The Life of John Church Dempsey (1802-1877), artist

John Church Dempsey found his way on to my radar as we have previously looked at a couple of his paintings, ‘Black Charley‘ and ‘Jemmy, The Rockman‘ and so, I wanted to find out a little more about his life.

John was baptised in 1802 at the non-conformist chapel in Walcot, Bath, to parents Edward and his wife, Martha. Edward was possibly the master of St. Michael’s Poorhouse, in Bath, who died in 1826 from apoplexy, but further proof is needed to confirm this at present. According to baptism records, John appears to have been an only child and possibly born later in their marriage.

In 1819 at Bedminster, Somerset there is a curious marriage entry for a John Church Dempsey to a Hagar Maber. If this was his marriage and there’s no reason to doubt it, then he married at a mere 17 years old. There is no sign of his bride after their marriage, nor any evidence of her demise so far, so quite how long this marriage lasted remains unknown.

1, Chapel Row, Bath. Google maps
1, Chapel Row, Bath. Google maps

Two years after this marriage John was advertising his services as a portrait painter in the Bath Chronicle of 13 December 1821, the property still exists as you can see from above. Given that he was a mere 19-years-old, it seems highly unlikely that he had received any formal training as an artist, so perhaps just a natural talent for capturing likenesses.

And this one just a couple of days later.

Quite how much time John spent living in Bath seems unclear, as his paintings seem to show that during the 1820’s he travelled all around the country from north to south and east to west, over a period of just two years, during which time he painted at least 51 paintings of some fascinating characters, perhaps he thought he would achieve more by painting ‘ordinary people’ rather than the great and the good who lived Bath to take the waters and socialise.

He then seems to vanish for a number of years, reappearing in 1841 in the St James’s district of Bristol where he continued to work as an artist and was living with someone by the name of Sarah. It seems unclear as to who this Sarah was, but she was about 7 years his junior and not from the county. The 1841 census was a little vague on information so it was impossible to tell who this woman was at that stage.

Mark Custings, known as Blind Peter and his boy, Norwich, 1823 by John Dempsey. NPG, Australia
Mark Custings, known as Blind Peter and his boy, Norwich, 1823 by John Dempsey. NPG, Australia

However, three years later John married for a second time, interestingly his new wife was Sarah Neal Muirhead, the widow of Alexander Muirhead of Alverstoke near Fareham, Hampshire. John and Sarah married at nearby Portsea, so it seems feasible that his new wife was the one named on the 1841 census and perhaps it just took them a while to make their relationship legal.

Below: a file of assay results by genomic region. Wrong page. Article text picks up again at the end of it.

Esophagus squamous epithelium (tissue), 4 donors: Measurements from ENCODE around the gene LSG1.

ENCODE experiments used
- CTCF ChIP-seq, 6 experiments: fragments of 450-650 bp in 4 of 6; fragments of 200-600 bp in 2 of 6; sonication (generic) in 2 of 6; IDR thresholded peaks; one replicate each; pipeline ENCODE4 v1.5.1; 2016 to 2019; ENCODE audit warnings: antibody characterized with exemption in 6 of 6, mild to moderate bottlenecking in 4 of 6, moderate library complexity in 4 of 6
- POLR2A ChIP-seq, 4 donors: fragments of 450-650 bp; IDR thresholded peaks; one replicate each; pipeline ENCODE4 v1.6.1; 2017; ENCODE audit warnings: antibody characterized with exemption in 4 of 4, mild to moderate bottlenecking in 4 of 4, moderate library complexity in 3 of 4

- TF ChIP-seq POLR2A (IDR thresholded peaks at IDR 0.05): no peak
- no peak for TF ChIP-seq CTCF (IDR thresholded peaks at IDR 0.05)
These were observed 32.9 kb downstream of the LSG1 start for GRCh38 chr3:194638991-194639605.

Their marriage entry confirmed that John was also a widow and that his father, Edward, was a gentleman, as was John. John has been described as a semi-itinerant, quite how that description befits a gentleman I’m not quite sure.

Wilkerson, Crier, Ipswich 1823 by John Dempsey NGP Australia
Wilkerson, Crier, Ipswich 1823 by John Dempsey NGP Australia

In 1845, not only was John an artist but both he and Sarah were running a stationery shop and from there they were not only selling art-related material but also dealing in pictures, lamps and chandeliers.

This diversion from his art was perhaps due to lack of funds as the following year he was declared a bankrupt. The couple moved from their home to one on Barr’s Street, Bristol sometime after this where John was to continue working as an artist, but also interestingly, took on an additional role as a tin plate worker.

By the 1860s clearly, John was aware of the progression of the medium of photography and this fairly new technology was one that John was to embrace as he described himself as a ‘photograph artist’ on the 1861 census.

Dempsey, John Church, fl 1820s-1870s :Rev John H Bumby, late General Superintendant of Wesleyan Missions in New Zealand. Published by J Dempsey, Artist, Gallery of Likenesses, Lower Arcade, Bristol [ca. 1840]
Dempsey, John Church, fl 1820s-1870s: Rev John H Bumby, late General Superintendant of Wesleyan Missions in New Zealand. Published by J Dempsey, Artist, Gallery of Likenesses, Lower Arcade, Bristol [ca. 1840]
He obviously felt this new technology wasn’t for him and by 1871 he returned to being a landscape artist, so right back to where he began his career. John was to die on 9th February 1877 at his home, 32, Upper Arcade, Bristol. Sarah lived for a further 24 years, spending the remainder of her life living at Trinity Almshouse, Bristol.

There are still many of his paintings in the collection which need to have their stories told … maybe one day they’ll all be clearly identified.

Bunman, Plymouth by John Dempsey NPG Australia
Bun man, Plymouth by John Dempsey NPG Australia


Bath Chronicle and Weekly Gazette 7 December 1826

Births, Marriages and Death registers

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‘The Singing Minstrel’, Billy Button (b.c.1778–1838). John Church Dempsey (1802–1877)  Bristol Museum & Art Gallery

18th Century Bristol

Many people immediately think of places such as Bath, Harrogate and Cheltenham when thinking about iconic eighteenth-century towns and cities, but Bristol still retains much of its Georgian era heritage. Following a trip to the city recently we thought it would be interesting to take a look at some of the old buildings.

Bristol stands on the River Avon and is spanned by the Clifton Suspension Bridge, which opened in 1864, but was based on a design by Isambard Kingdom Brunel in 1753 as a means of crossing the Avon Gorge and the design was contributed to by the inventor, Sarah Guppy.

View of the Avon and Hotwells Showing the Foundations for Windsor Terrace by Thomas Leeso Rowbotham